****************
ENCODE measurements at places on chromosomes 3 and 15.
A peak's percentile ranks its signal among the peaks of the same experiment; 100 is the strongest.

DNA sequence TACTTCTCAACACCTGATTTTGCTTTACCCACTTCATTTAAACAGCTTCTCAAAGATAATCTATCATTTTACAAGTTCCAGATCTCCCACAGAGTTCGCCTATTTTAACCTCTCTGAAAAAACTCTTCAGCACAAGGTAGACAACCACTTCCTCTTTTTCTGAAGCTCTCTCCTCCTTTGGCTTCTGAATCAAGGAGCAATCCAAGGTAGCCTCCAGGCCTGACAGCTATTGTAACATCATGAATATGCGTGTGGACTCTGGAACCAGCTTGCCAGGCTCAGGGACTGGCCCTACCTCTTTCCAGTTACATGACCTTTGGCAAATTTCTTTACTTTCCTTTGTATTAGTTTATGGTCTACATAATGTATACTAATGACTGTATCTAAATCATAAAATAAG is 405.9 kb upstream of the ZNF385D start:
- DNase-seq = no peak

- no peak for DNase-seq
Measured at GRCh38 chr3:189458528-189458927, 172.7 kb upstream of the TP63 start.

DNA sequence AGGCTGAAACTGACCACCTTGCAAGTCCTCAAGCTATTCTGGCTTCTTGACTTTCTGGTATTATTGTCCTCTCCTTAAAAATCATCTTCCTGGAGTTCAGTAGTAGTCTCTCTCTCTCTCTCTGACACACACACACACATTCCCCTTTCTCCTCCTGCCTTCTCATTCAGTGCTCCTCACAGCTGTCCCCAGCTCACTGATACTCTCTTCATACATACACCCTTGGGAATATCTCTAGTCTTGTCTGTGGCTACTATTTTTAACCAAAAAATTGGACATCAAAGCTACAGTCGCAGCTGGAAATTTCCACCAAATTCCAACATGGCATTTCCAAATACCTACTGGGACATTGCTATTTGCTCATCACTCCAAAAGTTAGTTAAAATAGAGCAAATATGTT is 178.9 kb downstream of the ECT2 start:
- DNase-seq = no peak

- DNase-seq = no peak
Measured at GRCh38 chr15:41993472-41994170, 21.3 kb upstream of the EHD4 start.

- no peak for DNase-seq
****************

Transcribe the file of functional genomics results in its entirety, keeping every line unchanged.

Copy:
ENCODE measurements at places on chromosomes 3 and 15.
A peak's percentile ranks its signal among the peaks of the same experiment; 100 is the strongest.

DNA sequence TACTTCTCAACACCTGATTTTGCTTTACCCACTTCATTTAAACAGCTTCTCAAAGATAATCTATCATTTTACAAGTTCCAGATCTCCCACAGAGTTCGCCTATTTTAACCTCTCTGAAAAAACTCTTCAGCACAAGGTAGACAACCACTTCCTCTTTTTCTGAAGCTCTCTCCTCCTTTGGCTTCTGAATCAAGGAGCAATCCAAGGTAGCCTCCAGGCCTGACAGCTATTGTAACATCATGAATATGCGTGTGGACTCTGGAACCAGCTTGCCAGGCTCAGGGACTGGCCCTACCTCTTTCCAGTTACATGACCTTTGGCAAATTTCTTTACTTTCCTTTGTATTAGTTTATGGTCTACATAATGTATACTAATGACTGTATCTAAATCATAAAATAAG is 405.9 kb upstream of the ZNF385D start:
- DNase-seq = no peak

- no peak for DNase-seq
Measured at GRCh38 chr3:189458528-189458927, 172.7 kb upstream of the TP63 start.

DNA sequence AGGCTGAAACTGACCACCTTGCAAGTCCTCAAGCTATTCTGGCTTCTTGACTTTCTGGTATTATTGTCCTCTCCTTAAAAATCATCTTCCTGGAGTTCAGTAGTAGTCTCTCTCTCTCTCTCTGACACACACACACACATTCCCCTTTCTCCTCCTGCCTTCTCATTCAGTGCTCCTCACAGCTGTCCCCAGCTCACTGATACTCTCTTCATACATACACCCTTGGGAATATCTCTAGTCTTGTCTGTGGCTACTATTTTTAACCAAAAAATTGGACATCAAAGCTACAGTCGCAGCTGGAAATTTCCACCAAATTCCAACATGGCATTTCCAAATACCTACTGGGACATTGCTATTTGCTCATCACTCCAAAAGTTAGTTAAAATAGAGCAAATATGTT is 178.9 kb downstream of the ECT2 start:
- DNase-seq = no peak

- DNase-seq = no peak
Measured at GRCh38 chr15:41993472-41994170, 21.3 kb upstream of the EHD4 start.

- no peak for DNase-seq